Now we know why there were no Margaret Thatcher tea cups in 1979. The Iron Lady wouldn't have it.
When her media adviser, Gordon Reece, said he had been inundated with requests to lend her image to such souvenirs, she swiftly knocked it down: "No (underlined) permission to be given at all on any grounds of any kind."
Newly released files from the first year of Thatcher's 11-year run as British Prime Minister show her to be as decisive on the big issues as she was on the trivial ones that tied lesser figures into indecisive knots.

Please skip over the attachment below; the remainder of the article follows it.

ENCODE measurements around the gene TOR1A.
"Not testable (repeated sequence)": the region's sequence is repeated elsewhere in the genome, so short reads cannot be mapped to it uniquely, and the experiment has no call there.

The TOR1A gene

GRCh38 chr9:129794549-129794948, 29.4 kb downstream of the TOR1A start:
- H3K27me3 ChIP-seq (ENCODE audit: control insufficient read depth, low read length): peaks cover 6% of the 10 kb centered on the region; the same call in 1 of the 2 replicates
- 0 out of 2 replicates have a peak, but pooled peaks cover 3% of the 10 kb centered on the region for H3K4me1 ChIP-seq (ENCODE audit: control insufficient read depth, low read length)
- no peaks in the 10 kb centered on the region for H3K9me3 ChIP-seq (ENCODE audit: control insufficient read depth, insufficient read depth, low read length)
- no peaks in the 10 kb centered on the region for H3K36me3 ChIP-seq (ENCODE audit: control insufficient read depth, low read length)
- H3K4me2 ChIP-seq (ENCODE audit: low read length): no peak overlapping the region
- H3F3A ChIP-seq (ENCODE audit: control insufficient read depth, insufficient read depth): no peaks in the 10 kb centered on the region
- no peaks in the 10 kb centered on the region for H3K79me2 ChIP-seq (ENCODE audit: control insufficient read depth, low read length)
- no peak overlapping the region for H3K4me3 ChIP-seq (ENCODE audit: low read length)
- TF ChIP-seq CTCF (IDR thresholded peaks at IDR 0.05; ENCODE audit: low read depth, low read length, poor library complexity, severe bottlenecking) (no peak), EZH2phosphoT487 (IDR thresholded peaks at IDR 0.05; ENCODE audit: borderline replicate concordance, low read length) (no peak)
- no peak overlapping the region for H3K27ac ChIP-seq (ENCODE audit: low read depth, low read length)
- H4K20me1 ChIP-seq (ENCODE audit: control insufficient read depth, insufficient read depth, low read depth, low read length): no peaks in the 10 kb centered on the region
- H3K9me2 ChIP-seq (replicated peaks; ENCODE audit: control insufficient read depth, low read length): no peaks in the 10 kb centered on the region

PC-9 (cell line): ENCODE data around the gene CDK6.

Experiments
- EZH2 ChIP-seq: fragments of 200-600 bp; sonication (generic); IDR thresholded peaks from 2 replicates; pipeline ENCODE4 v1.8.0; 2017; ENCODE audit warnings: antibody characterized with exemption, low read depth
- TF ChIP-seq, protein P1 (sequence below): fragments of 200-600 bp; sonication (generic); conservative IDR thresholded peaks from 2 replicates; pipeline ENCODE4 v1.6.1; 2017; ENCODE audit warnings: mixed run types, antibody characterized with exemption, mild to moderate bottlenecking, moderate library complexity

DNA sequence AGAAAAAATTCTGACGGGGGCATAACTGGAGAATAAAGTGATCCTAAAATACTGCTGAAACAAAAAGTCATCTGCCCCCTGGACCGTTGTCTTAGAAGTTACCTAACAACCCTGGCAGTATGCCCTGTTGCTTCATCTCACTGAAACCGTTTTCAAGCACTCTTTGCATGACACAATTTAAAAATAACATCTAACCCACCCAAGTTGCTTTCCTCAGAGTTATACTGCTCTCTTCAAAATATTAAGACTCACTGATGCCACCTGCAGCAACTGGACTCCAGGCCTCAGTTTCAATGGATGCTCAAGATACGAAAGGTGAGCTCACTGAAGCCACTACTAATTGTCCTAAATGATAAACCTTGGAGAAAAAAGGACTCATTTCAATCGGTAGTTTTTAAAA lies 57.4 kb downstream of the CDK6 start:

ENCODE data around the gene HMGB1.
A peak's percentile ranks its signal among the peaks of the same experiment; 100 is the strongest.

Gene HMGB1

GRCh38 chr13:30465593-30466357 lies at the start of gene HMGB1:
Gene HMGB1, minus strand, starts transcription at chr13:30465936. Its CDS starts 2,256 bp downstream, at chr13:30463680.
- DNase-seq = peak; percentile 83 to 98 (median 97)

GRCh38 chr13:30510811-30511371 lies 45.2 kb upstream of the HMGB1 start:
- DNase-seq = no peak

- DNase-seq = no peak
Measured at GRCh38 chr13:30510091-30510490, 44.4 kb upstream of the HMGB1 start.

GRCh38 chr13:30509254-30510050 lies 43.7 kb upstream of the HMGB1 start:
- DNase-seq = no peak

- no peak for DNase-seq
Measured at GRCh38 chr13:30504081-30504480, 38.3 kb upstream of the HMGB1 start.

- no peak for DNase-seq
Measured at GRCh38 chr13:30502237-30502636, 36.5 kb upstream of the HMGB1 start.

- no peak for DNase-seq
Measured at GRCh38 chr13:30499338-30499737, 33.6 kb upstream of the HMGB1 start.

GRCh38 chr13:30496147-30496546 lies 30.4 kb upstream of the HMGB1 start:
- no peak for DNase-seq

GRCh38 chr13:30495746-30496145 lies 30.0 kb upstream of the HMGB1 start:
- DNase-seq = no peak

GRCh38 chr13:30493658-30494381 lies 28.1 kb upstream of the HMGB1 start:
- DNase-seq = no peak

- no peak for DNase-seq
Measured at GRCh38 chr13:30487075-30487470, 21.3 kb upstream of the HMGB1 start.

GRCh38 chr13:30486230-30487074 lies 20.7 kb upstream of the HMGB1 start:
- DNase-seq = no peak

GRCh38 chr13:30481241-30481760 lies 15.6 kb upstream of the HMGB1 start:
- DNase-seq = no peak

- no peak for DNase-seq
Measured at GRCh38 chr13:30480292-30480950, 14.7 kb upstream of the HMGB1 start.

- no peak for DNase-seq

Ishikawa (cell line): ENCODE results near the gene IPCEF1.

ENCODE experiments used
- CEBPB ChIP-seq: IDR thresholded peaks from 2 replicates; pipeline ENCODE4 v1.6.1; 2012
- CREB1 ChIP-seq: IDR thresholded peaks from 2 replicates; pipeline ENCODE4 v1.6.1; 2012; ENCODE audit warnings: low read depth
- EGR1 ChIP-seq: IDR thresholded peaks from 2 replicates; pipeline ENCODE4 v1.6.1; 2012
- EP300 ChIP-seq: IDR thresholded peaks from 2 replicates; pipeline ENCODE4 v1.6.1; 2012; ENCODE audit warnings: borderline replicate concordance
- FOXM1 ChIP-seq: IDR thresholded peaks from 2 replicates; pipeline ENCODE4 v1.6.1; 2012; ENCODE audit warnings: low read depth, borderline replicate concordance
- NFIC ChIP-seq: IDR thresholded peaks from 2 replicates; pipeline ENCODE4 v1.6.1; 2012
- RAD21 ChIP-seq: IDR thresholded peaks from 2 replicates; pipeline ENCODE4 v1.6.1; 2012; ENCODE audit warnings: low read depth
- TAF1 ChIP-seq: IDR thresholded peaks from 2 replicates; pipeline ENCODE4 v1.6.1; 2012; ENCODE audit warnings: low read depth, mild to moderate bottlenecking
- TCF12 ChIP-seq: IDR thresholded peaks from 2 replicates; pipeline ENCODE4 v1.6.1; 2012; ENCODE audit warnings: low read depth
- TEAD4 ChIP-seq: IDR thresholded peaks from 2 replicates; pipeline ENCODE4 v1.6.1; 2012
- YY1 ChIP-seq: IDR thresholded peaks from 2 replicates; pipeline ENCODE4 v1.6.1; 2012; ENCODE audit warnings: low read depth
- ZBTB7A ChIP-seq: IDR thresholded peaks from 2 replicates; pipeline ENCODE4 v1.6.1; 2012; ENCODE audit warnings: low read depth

Thatcher, for all her reputation as a hard-liner, rebuffed appeals from US President Jimmy Carter for a more demonstrative response to the Iranian hostage crisis in 1979, saying it would do more harm than good, according to papers in her personal files released today.
The files cover the first eight months of Thatcher's 11 1/2 years as Prime Minister, giving glimpses of her embarking on an ambitious domestic agenda to revive the economy and curb the unions, and engaging with the Soviet invasion of Afghanistan and the seizure of the US Embassy in Tehran on November 4.
They were made public by the Thatcher Foundation under rules that allow for keeping documents secret for 30 years.